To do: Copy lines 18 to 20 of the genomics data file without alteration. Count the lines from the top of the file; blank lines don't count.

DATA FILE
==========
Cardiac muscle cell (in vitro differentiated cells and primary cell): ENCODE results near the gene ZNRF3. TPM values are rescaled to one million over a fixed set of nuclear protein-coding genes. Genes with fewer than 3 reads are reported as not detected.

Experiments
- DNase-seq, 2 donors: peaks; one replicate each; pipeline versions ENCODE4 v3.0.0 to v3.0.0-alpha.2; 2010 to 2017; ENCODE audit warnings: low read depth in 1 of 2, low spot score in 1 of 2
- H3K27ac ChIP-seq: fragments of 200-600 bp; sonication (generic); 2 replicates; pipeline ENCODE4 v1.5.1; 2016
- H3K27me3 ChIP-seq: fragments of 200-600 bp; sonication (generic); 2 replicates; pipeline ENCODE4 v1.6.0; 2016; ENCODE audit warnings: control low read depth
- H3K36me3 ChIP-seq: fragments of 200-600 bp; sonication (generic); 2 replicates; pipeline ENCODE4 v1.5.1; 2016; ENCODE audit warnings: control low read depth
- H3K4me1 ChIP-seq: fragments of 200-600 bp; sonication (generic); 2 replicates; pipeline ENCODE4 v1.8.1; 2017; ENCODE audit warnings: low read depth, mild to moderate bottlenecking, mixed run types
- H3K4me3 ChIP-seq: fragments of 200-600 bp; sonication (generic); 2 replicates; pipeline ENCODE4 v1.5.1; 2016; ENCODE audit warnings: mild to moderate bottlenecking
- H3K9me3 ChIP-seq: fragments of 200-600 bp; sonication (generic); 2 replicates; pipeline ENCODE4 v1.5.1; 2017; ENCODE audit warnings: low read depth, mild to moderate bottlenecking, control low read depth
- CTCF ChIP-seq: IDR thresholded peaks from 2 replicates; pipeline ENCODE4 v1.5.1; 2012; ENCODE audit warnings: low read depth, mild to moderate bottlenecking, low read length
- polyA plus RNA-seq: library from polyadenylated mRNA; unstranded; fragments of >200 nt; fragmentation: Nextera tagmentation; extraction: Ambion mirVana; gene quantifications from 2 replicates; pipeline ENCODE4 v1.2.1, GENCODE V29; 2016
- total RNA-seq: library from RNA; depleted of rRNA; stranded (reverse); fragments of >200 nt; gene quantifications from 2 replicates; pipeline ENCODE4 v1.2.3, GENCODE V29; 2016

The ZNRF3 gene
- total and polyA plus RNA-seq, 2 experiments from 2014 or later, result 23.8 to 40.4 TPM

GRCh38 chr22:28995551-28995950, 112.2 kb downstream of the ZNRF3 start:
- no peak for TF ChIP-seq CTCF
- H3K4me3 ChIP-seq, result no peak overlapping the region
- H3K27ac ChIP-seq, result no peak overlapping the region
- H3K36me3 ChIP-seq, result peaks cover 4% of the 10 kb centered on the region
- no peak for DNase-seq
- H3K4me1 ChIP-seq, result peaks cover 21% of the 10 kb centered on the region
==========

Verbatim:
- H3K27ac ChIP-seq, result no peak overlapping the region
- H3K36me3 ChIP-seq, result peaks cover 4% of the 10 kb centered on the region
- no peak for DNase-seq